548 Savannah Highway, Charleston SC 29407 | 1050 E. Montague Avenue, N. Charleston SC 29405
Estate Planning: The estate planning process is initiated by discussing the goals and concerns you have regarding your estate. Our attorneys will get to know you and asked detailed questions about your assets, family structure, who you want to inherit your property when you pass away. We’ll also discuss who you want to manage your affairs should you become incapacitated. Once we’ve developed a plan, we’ll reduce it to writing and execute your Estate Plan, which typically includes a Last Will & Testament, Durable Power of Attorney, and Healthcare Power of Attorney (Living Will). Please call The Peper Law Firm today to discuss your estate plan.
Estate Administration: When a loved one passes away, their estate goes through a process called probate, regardless of whether they had a Will (testate) or didn’t have a Will (intestate). Probate is the court process of administering an estate and making sure a decedent’s property is properly managed and distributed according to their Will or heirs at law. Attorneys Mark Peper and Brenna Wiles were judicial law clerks for The Honorable Irvin G. Condon and the Charleston County Probate Court, so let our experienced team help you administer your loved one’s estate.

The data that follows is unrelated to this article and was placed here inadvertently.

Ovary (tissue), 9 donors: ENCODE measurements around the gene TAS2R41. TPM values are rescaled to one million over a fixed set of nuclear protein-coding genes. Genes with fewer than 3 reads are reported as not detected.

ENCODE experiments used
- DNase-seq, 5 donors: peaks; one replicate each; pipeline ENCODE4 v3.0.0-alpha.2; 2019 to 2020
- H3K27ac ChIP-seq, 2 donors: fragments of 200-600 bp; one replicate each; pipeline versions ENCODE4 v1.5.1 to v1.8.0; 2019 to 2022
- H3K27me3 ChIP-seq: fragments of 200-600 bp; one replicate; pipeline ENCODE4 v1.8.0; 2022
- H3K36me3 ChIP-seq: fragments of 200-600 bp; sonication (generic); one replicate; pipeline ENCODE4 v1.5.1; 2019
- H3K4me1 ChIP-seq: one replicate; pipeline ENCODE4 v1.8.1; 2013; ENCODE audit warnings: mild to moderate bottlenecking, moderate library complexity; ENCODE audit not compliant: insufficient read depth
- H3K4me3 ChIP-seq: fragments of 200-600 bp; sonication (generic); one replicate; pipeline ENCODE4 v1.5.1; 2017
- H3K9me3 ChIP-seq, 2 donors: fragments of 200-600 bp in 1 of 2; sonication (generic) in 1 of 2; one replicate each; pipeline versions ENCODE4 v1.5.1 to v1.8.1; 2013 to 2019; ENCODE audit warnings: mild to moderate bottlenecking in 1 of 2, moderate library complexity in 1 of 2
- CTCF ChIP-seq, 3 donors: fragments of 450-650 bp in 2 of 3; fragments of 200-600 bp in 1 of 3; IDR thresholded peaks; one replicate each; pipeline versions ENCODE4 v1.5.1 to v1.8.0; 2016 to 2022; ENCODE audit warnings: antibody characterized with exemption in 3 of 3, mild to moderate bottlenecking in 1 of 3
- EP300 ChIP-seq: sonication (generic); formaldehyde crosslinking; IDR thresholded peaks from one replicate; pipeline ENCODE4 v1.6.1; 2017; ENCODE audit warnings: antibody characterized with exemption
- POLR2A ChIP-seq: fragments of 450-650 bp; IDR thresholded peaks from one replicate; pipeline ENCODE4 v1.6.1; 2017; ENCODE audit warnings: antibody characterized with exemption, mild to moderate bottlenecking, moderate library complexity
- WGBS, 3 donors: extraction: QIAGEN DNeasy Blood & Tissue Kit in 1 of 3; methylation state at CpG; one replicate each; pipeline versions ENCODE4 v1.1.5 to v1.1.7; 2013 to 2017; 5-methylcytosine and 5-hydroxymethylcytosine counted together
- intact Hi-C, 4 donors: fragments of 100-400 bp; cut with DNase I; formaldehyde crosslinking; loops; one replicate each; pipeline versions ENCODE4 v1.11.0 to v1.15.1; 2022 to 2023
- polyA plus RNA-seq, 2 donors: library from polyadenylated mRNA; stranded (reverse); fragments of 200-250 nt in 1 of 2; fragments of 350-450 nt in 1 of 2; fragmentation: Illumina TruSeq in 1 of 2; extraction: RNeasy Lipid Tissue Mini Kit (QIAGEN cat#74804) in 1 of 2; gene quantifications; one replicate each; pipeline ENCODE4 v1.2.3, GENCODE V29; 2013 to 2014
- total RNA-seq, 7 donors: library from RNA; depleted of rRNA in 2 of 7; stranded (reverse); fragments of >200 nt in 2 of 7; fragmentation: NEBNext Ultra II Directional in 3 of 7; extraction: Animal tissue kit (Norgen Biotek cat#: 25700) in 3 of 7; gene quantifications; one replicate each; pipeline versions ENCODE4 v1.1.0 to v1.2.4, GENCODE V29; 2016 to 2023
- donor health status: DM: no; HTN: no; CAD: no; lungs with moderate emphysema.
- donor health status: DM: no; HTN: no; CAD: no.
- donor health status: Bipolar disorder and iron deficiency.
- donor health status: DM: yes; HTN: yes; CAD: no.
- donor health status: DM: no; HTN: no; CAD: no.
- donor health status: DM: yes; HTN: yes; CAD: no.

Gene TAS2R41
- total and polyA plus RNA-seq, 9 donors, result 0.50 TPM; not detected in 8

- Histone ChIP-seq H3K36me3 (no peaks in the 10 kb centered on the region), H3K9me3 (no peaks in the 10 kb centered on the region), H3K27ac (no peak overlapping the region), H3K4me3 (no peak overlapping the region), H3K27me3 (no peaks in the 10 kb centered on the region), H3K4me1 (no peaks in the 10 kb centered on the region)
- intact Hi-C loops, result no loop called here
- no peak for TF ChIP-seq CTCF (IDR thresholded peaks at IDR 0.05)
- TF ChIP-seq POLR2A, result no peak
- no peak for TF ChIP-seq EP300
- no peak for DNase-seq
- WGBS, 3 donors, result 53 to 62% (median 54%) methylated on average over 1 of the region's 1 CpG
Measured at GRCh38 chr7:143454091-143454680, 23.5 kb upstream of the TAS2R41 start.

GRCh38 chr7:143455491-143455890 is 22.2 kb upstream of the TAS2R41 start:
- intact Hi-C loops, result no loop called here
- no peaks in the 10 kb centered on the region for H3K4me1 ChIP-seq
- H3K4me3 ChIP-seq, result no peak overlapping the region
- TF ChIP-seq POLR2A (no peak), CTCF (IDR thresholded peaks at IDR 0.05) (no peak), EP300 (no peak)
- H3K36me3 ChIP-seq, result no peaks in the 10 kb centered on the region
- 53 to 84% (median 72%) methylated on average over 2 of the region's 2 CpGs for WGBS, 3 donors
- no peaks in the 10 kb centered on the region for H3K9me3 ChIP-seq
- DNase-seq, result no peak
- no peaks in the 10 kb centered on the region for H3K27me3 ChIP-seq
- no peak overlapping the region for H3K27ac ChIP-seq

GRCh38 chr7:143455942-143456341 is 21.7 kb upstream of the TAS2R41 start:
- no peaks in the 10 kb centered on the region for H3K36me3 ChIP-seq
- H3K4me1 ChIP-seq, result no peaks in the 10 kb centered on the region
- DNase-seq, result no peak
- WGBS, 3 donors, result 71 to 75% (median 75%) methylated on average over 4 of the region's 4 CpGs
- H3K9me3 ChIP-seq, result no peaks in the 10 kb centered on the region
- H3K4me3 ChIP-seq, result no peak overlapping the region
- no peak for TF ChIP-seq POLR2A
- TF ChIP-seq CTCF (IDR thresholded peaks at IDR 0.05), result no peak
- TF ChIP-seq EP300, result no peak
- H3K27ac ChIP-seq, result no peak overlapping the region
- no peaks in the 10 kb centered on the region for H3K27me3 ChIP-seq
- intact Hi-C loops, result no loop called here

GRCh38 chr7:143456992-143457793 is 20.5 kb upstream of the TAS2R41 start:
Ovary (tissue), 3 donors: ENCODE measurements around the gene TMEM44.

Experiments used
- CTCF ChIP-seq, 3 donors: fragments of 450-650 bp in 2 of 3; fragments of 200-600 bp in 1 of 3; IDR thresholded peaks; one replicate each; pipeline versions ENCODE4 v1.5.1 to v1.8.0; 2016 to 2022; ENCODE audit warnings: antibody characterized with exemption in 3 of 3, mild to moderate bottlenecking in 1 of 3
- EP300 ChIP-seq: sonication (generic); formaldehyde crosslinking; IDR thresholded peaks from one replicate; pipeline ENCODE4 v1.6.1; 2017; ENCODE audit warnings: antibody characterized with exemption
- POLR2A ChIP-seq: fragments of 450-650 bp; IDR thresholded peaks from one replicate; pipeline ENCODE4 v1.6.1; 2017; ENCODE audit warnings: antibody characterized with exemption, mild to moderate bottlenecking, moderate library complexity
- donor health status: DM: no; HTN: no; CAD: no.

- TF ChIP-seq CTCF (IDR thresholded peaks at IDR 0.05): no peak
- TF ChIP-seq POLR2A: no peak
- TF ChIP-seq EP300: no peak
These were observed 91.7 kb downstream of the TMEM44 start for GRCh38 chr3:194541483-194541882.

Estate Litigation: Probate litigation arises when family members and other loved ones believe they have been wronged. Anyone has the ability to challenge a Will or make a claim against the estate, so litigation allows the Court to rule on the issue. Our attorneys litigate regularly in all areas of practice, so provide the experience of being in the courtroom that most probate lawyers lack. Our attorneys are experienced in will contests, creditor’s claims, determination of heirs, and many other contentious disputes that require probate litigation both by a judge and a jury.
Guardian/Conservator: A guardian is appointed by the court to make decisions for another person, to include a minor child or incapacitated adult who can no longer care for or make important decisions for themselves. A guardian makes decisions daily decisions concerning the person’s healthcare and living arrangements. A conservator is also appointed by the court but its role is limited to handling the financial affairs of someone who is unable to do so on their own. A conservator works hand in hand with the guardian to pay for healthcare of the incapacitated individual or minor child, and in some instances, the same individual can serve as both the guardian and conservator. Both are required to report to the Probate Court on a yearly basis, in the least. Contact the Peper Law Firm today to learn more about navigating this extremely important yet difficult and time consuming process.